(21) When he stood for the tribuneship many thought that, rather than seeking advantages for himself, he was conferring a gift on the role. In 63 he was elected one of the ten tribunes. He promptly lived up to his reputation for rectitude by prosecuting the consults elected that year to serve in the following years, Silanus and Murena, for bribery. It was the custom for the accused to hire a man to tail the prosecutor everywhere to see who he was talking to and what materials he was gathering. Murena’s hired man was soon impressed by Cato’s rectitude and eventually, if he asked Cato whether he was going about business for the trial that day, if Cato said no, he took his word and didn’t tail him.

Cicero was consul in 63 and defended Murena from Cato’s prosecution and got him off but it didn’t affect his respect for Cato’s honesty and he often consulted him, for:

in the tribunal and in the senate he was severe and terrible in his defence of justice, but afterwards his manner towards all men was benevolent and kindly.

(22) Two chapters on the Catiline conspiracy. Plutarch skips over all the details, to the debate about what to do with the conspirators Cicero has captured in the city. Plutarch focuses on Caesar’s speech advocating leniency for the conspirators i.e. that they be sent to various cities under house arrest until the conspiracy was completely quenched. Plutarch really comes out as anti-Caesar with these remarks:

Caesar now rose, and since he was a power­ful speaker and wished to increase every change and commotion in the state as so much stuff for his own designs, rather than to allow them to be quenched, he urged many persuasive and humane arguments.

That’s not how it comes over when you read Sallust’s reconstruction of Caesar’s speech in his account of the Catiline Conspiracy, which is sober and responsible. It also chimes with his lifelong practice of clemency and forgiveness first.

(23) But what Plutarch wants to get to is how many of the senate were swayed by Caesar until Cato stood up to speak and tore into Caesar as himself a traitor supporting traitors:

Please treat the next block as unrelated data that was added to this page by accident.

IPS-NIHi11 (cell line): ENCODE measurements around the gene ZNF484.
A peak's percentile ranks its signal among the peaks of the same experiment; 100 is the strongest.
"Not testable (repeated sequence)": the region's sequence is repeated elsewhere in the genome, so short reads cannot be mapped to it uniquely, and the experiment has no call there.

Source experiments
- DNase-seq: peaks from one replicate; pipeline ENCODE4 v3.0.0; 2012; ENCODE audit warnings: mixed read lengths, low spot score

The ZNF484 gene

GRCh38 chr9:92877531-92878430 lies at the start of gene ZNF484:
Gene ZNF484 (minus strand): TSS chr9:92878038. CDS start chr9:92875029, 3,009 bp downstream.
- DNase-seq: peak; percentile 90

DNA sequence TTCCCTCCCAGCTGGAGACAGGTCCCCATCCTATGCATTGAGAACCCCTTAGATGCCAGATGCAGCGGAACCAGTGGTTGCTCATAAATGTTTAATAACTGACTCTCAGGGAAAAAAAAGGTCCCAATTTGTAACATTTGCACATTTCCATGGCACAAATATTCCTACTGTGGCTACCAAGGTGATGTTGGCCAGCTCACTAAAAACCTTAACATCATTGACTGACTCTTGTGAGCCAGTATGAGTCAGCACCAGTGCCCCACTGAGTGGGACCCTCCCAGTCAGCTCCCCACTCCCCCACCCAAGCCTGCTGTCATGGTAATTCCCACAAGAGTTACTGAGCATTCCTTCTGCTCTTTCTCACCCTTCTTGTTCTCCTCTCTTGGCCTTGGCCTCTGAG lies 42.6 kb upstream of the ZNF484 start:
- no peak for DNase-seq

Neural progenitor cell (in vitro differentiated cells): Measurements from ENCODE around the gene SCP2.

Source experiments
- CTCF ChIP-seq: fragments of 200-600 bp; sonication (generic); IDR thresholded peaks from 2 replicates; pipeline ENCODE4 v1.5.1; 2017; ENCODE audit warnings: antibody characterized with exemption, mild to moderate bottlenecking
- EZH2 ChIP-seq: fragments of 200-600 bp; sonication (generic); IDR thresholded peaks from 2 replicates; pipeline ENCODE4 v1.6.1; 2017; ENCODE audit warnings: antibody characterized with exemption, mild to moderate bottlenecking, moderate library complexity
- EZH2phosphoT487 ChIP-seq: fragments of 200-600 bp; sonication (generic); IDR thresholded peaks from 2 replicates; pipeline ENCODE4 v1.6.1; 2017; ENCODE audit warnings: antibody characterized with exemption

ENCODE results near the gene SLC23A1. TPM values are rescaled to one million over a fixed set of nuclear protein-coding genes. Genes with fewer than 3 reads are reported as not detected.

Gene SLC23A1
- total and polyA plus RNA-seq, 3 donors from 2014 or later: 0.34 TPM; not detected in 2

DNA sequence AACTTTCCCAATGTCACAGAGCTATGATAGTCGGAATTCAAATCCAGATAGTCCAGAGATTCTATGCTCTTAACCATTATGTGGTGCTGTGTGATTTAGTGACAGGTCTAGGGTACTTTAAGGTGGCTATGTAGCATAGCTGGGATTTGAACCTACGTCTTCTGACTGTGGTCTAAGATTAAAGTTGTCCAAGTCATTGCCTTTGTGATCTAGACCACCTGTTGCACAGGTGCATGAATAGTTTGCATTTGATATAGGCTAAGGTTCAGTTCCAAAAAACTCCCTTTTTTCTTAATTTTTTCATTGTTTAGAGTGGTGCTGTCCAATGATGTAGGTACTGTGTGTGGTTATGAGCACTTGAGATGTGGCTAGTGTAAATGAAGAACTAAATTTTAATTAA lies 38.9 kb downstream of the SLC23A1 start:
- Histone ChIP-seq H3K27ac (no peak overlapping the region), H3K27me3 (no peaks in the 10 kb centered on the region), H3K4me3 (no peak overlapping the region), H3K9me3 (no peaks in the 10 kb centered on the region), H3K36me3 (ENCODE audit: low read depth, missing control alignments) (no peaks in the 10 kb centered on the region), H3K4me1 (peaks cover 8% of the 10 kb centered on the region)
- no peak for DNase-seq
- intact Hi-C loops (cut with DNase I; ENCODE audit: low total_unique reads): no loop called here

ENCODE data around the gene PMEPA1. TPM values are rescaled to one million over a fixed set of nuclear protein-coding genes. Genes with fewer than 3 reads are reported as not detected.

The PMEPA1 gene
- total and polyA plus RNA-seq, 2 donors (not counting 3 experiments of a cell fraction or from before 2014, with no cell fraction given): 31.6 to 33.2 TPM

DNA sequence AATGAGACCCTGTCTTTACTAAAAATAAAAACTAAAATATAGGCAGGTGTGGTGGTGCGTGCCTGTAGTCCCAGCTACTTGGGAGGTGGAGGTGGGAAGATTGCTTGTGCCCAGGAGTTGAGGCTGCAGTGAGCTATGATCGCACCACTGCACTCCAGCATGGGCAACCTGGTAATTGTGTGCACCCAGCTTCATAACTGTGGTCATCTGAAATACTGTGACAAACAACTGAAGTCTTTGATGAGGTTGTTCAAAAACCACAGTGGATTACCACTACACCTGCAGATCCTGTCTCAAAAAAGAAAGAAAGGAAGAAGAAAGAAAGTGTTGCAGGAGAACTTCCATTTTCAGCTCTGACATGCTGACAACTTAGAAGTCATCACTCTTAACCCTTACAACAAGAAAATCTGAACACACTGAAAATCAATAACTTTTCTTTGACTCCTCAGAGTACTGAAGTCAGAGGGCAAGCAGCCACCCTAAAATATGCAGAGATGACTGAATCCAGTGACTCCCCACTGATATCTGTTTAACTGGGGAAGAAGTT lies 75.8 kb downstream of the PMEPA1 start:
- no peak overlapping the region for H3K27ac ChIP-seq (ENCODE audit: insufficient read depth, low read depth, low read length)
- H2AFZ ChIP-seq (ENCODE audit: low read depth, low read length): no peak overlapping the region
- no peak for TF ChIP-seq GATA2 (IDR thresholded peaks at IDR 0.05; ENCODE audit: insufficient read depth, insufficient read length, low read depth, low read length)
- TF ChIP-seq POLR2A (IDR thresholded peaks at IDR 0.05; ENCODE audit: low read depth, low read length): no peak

Caesar, he said, under a popular pretext and with humane words, was trying to subvert the state; he was seeking to frighten the senate in a case where he himself had much to fear; and he might be well content if he should come off guiltless of what had been done and free from suspicion, since he was so openly and recklessly trying to rescue the common enemies, while for his country, which had been on the brink of ruin, and was so good and great, he confessed that he had no pity; and yet for men who ought not to have lived or been born even, he was shedding tears and lamenting, although by their deaths they would free the state from great slaughter and perils.

So ferocious and impassioned that the senate voted overwhelmingly for immediate execution and Cicero led them away to the Roman prison and had them garrotted there and then. A rash impetuous act which would come back to haunt him in later years (when he was threatened with prosecution for having murdered these men without due legal process and so was terrified into going into exile in 58 BC).

Plutarch gives us an interesting little piece of social history by telling us that this was the only speech of Cato’s to have been recorded, and this is because Cicero was responsible for instituting the new practice of having a number of secretaries skilled at shorthand to record senate procedures. (Which is the central fact in Robert Harris’s trilogy of novels about Cicero.)

(24) Another quite funny anecdote. In the middle of Cato’s furious tirade against Caesar he observed a messenger come into the senate and hand Caesar a note, at which point he thunderously pointed this out to the senate and claimed it had something to do with the conspiracy, demanding he read it out. Caesar handed it over to Cato who read it and realised it was an erotic message from none other than his own sister, Servilia, to Caesar, who she was in love with (though he was married). Cato flung it back at Caesar. This is a lovely moment.

Plutarch goes on to state that Cato had bad luck with ‘his’ women: one sister gained a bad reputation for her carryings-on with Caesar, the other thrown out of her husband Lucullus’s house for infidelity, and his own wife Atilia ‘put away’ because of her ‘unseemly behaviour’. So Cato marries a daughter of Philippus, Marcia.

(25) The strange case of Quintus Hortensius, a man of splendid reputation and excellent character, who tries to persuade Cato to farm out to him his daughter who just happens to be married to another man, Bibulus. Why? To bind their families together and increase wise and virtuous offspring. Cato politely refuses. Things then become garbled as Plutarch states that Hortensius then asked for Cato’s wife in marriage. The fact that Cato agreed and that her father agreed, indicate that he had, or was about to, divorce her. Lots of divorces and remarriages among the Roman aristocracy.

(26) So Lentulus and the other conspirators are executed but Plutarch says Caesar continues to stir up unrest among the city’s poor and describes Cato as being wise and good in passing a law to expand the free grain distribution to the poor and landless.